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you can eliminate all background light at even like 1/40sec if you stop the lens down. this will be benefictial when you want more than a nose in focus.

what are you using for HSS?
 

Derrel

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When photographing a person, the camera to subject DISTANCE from the face is the critical factor, much more so than the focal length. Moving the camera back, away from the person, causes the face to be rendered in a more pleasing manner than when the camera-to-subject distance is short. Seven feet is the minimum distance in my opinion, and 8,9,or 10 feet is better.

Here's a brief web piece on what I mean: A Striking Look at How Focal Length Affect Head Shots

And here is a large version of the comparison showing 19mm to 350mm focal lengths--EACH lens used at a distance that will render the same-sized head in the frame!

Untitled Document

With flash, you can use a slooooow shutter speed to "pick up ambient" light, by doing what is called "dragging the shutter", which I usually do at either 1/8 or 1/6 second, sometimes as fast as 1/20 second though; if you want the backgrounds to be lighter, you use a slower shutter speed; as braineack mentions, the f/stop has an impact on background brightness, in concert with the shutter speed. For example, if you were shooting with the 50mm lens at f/4.5 at 1/6 second at ISO 400, using flash, the flash part of the exposure would be the "subject exposure", and would not require a lot of flash output power. If the background lights were say a pair of desk lamps with 100-Watt incandescent bulbs, and the white balance was set to FLASH, or to daylight, on white wall, the backdrop would have a yellowish-orangey cast or hue if the exposure were done at f/4.5 at 1/6 second.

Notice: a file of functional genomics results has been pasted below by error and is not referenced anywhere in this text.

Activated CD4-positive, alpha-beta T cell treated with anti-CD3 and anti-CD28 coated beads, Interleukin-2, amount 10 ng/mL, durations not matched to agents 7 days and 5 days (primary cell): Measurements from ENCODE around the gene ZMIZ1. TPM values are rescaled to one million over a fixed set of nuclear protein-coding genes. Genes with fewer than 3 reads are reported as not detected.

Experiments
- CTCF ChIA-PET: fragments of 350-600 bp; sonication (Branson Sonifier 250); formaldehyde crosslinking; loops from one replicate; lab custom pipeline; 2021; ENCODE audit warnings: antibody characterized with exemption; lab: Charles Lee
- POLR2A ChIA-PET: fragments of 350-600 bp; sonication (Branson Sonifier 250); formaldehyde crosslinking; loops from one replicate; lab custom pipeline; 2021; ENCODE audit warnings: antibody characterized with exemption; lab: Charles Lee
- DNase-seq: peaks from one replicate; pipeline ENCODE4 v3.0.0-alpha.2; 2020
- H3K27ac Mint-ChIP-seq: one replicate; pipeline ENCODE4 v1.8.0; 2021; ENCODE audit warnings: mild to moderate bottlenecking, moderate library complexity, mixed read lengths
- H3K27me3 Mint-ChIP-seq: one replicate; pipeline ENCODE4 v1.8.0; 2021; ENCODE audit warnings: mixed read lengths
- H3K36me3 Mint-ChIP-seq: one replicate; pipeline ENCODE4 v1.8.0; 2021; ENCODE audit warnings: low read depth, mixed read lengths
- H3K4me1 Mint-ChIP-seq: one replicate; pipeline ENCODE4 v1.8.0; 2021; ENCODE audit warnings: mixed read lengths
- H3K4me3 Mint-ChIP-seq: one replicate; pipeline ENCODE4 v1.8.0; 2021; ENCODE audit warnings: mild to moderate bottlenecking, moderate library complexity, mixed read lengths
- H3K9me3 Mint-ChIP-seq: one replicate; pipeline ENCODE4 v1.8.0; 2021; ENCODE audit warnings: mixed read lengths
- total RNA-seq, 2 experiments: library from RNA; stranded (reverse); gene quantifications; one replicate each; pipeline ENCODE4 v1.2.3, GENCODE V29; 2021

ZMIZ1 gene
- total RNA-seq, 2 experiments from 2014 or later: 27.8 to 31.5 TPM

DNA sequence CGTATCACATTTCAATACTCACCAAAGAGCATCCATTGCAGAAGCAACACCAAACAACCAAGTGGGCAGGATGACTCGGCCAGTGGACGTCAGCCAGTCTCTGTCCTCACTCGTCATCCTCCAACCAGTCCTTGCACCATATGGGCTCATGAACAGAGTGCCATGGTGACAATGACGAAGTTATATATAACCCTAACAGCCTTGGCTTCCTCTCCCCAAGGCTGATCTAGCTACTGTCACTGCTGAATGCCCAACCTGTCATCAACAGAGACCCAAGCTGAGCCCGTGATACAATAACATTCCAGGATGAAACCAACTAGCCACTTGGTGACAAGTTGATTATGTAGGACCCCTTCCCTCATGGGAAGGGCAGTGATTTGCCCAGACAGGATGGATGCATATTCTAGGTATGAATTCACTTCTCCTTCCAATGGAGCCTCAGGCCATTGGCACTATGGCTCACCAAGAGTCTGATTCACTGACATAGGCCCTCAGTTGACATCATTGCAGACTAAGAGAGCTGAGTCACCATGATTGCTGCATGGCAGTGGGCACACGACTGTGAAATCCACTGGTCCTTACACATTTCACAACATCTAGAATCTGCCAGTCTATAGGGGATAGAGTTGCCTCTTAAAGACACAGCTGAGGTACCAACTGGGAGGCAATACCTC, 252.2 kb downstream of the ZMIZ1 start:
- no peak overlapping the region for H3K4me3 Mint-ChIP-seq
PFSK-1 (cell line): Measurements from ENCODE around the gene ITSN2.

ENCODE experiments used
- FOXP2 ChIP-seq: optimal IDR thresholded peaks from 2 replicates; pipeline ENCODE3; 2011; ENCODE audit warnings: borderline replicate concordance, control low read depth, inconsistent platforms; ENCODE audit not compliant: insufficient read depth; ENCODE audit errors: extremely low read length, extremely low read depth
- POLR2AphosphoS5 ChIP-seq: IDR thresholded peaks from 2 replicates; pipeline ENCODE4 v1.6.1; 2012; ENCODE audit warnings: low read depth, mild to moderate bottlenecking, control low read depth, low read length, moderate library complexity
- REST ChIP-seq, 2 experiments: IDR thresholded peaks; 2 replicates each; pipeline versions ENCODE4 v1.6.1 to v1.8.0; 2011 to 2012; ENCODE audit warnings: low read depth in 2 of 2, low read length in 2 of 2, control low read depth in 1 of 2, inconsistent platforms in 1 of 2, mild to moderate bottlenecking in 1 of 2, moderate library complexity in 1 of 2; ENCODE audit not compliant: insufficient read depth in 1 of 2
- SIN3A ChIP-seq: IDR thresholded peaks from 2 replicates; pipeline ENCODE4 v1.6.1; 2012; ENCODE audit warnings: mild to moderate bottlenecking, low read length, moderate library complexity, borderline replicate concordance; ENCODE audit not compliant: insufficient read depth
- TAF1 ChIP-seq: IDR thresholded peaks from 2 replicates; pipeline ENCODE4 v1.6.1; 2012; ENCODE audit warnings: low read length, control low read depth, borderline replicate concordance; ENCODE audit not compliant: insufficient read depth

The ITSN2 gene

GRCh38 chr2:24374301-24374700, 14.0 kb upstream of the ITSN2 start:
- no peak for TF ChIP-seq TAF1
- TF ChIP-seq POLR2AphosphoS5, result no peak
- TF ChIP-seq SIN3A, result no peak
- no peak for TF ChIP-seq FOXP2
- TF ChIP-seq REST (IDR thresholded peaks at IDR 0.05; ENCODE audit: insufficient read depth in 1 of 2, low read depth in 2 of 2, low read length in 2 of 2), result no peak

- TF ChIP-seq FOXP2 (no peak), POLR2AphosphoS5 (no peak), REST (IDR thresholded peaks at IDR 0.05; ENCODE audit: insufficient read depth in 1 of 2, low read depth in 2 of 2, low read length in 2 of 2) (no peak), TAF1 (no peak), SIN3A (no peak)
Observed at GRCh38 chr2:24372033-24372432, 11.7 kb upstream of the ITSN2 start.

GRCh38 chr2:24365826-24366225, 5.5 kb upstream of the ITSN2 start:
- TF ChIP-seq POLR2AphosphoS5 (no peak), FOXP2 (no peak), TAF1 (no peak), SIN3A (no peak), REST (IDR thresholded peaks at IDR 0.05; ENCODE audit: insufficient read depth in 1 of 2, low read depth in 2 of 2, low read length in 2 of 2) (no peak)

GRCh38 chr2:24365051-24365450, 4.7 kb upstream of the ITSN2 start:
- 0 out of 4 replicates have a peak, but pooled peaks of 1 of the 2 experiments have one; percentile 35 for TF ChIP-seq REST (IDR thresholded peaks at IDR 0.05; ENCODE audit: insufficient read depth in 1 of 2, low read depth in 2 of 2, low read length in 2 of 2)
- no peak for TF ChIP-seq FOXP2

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inaka

inaka

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what are you using for HSS?
I was using my old Nikon SB-600 off camera with a snoot, wirelessly triggered with a Yongnuo YN-622N-TX on the hot shoe and a YN-622N on the Nikon SB-600.
 
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inaka

inaka

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Derrel, once again I want to thank you very much for your detailed reply. Your info makes total sense, and I appreciate your personal feedback.
Interesting info regarding "a minimum distance in my opinion, and 8,9,or 10 feet is better." Great info. I was VERY close to the subject in this series. I would say maybe 5 feet away at most at times. Thanks for pointing this out as it will be something to play with next time I shoot. Again, great info, much appreciated!
 

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Years ago we used to consider (for a 35mm camera) 105mm the shortest lens for head and shoulders portraiture. 135mm was more like the usual choice and 200mm was even better. With fixed focal length lenses, to get a person's head and upper torso in the shot you had to be back 15 or 20 feet at least, and farther for the longer lenses.

I see you have a couple of longer lenses that you might want to try for portraiture. Try them at the longest focal length to see the difference.
 
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inaka

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Desinger, excellent suggestion. Will do. I appreciate the input! Thanks.
 

GWWhite